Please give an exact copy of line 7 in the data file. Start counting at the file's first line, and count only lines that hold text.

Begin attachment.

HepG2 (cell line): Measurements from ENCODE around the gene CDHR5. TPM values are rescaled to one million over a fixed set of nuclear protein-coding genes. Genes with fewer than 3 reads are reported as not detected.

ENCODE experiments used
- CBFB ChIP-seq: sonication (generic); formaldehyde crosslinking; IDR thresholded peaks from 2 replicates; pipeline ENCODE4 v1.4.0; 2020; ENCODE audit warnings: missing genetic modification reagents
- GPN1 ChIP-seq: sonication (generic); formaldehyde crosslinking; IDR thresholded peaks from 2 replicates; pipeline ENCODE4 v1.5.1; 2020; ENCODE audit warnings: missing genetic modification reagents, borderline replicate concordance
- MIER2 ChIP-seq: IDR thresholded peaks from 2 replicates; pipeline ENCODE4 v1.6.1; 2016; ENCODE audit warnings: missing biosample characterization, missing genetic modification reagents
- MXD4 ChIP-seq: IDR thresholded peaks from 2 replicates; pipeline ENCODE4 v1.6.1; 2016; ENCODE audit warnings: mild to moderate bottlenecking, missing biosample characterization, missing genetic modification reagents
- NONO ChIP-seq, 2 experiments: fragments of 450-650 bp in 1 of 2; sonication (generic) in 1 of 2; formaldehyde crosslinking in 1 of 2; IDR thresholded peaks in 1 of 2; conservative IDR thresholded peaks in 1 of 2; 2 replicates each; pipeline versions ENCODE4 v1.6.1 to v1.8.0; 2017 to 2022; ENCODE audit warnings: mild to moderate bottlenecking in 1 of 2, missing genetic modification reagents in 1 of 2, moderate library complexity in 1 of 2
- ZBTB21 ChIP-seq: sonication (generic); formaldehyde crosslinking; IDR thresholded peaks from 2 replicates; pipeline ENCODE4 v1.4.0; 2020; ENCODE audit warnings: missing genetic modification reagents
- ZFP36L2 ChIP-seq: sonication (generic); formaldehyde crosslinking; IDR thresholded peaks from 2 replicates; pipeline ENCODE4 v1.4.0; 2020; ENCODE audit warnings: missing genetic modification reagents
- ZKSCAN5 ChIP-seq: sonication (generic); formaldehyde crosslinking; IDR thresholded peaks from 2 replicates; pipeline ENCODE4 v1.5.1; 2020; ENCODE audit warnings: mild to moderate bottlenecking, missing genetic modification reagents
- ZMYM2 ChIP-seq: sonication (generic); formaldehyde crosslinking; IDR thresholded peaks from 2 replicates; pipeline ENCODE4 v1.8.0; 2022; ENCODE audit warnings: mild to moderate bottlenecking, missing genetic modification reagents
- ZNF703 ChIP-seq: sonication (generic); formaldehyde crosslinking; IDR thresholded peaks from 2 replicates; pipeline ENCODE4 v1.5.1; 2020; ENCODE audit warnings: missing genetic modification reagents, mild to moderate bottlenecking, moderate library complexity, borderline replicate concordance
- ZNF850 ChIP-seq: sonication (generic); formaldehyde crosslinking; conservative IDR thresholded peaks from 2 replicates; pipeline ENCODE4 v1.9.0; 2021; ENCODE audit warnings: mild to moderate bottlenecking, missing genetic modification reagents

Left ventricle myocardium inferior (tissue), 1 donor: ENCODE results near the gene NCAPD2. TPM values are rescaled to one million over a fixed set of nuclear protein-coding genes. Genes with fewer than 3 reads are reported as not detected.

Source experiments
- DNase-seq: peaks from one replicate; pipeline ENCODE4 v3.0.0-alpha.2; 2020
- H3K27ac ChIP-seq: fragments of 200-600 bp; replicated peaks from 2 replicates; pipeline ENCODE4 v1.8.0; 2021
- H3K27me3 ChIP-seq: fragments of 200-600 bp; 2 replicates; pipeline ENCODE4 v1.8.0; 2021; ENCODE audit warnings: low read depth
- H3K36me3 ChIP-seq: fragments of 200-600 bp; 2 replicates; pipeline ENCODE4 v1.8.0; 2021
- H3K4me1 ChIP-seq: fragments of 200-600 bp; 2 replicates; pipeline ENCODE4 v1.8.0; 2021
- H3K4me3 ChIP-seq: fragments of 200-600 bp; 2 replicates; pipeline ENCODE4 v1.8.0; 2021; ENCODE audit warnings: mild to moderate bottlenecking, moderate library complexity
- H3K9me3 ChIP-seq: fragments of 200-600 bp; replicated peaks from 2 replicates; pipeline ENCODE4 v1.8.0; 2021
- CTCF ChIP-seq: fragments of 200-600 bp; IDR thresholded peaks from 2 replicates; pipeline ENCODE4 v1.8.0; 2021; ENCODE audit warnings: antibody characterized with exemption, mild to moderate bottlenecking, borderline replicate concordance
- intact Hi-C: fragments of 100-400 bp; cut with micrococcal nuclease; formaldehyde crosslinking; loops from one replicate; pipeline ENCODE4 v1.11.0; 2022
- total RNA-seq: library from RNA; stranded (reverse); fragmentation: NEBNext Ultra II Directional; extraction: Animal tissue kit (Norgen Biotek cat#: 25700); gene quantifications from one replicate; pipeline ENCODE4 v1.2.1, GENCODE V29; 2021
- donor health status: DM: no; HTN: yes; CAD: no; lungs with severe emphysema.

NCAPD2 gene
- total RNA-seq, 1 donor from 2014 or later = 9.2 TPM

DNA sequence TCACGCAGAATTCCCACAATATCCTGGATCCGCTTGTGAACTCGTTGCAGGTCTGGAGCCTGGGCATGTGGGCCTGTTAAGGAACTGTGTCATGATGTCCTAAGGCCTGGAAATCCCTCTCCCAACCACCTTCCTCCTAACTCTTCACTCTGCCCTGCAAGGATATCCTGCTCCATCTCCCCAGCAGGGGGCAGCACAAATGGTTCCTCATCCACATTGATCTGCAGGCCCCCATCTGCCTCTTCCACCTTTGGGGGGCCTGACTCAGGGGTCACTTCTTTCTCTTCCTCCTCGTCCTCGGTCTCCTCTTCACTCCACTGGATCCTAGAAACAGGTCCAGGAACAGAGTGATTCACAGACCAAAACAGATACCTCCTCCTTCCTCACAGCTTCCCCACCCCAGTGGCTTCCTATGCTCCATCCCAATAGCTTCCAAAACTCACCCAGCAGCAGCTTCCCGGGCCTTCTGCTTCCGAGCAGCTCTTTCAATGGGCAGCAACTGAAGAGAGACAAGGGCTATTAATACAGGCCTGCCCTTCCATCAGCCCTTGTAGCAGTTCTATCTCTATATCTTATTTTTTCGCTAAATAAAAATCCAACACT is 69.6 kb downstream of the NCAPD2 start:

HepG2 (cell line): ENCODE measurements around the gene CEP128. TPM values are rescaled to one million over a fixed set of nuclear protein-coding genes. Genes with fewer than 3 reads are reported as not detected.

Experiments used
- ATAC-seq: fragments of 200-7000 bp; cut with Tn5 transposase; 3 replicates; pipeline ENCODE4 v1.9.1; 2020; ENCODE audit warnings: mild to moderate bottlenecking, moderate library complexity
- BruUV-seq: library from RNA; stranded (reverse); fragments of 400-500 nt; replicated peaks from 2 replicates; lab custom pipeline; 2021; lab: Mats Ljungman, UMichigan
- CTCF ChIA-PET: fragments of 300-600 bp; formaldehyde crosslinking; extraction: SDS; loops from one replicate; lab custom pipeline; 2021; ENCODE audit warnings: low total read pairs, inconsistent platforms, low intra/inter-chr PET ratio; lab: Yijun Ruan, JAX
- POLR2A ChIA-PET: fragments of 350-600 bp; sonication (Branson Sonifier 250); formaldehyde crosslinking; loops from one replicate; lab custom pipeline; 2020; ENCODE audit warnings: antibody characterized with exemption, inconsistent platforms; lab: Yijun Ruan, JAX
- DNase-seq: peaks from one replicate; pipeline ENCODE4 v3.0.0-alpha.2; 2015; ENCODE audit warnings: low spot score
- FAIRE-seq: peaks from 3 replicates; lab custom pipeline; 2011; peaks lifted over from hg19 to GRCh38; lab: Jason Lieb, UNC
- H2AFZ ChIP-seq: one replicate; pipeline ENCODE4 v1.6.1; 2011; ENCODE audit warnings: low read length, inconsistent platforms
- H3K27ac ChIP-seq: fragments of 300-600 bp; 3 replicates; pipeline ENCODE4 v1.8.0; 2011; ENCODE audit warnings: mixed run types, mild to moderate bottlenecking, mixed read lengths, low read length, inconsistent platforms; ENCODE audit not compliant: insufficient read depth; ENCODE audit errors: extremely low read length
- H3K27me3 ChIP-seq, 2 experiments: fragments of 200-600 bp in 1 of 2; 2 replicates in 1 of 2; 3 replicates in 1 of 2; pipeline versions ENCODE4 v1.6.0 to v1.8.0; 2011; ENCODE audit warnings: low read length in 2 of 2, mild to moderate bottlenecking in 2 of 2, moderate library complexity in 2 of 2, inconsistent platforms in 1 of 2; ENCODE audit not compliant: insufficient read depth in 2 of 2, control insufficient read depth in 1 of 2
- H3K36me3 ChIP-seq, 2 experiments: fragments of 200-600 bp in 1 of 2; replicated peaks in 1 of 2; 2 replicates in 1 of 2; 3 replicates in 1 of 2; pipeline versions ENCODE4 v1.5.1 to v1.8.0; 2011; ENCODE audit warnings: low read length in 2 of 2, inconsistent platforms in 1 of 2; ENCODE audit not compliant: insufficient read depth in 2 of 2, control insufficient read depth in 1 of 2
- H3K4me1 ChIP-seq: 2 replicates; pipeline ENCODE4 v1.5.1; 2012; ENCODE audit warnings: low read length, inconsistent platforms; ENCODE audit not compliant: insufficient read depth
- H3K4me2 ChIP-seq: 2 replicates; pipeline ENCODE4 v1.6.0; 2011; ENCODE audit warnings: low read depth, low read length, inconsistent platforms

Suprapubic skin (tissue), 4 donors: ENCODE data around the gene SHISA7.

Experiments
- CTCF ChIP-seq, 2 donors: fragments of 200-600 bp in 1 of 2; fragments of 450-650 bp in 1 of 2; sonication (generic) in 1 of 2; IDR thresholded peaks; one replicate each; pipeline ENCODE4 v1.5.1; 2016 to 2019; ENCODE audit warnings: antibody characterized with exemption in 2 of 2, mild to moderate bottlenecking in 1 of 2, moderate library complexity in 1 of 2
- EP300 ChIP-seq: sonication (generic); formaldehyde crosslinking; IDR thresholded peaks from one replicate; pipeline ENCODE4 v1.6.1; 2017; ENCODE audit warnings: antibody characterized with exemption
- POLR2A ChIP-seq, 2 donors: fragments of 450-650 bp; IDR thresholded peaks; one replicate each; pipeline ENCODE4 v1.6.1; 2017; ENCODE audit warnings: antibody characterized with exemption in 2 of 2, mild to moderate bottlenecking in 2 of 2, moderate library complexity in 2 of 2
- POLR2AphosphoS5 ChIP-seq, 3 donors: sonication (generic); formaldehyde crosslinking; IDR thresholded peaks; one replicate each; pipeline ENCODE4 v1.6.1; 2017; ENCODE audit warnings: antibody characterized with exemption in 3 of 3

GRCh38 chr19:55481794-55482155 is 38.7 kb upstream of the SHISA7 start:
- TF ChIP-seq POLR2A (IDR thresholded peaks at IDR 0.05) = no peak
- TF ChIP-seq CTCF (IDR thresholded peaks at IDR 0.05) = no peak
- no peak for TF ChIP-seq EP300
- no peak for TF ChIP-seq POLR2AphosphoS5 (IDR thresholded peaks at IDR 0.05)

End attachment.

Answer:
- NONO ChIP-seq, 2 experiments: fragments of 450-650 bp in 1 of 2; sonication (generic) in 1 of 2; formaldehyde crosslinking in 1 of 2; IDR thresholded peaks in 1 of 2; conservative IDR thresholded peaks in 1 of 2; 2 replicates each; pipeline versions ENCODE4 v1.6.1 to v1.8.0; 2017 to 2022; ENCODE audit warnings: mild to moderate bottlenecking in 1 of 2, missing genetic modification reagents in 1 of 2, moderate library complexity in 1 of 2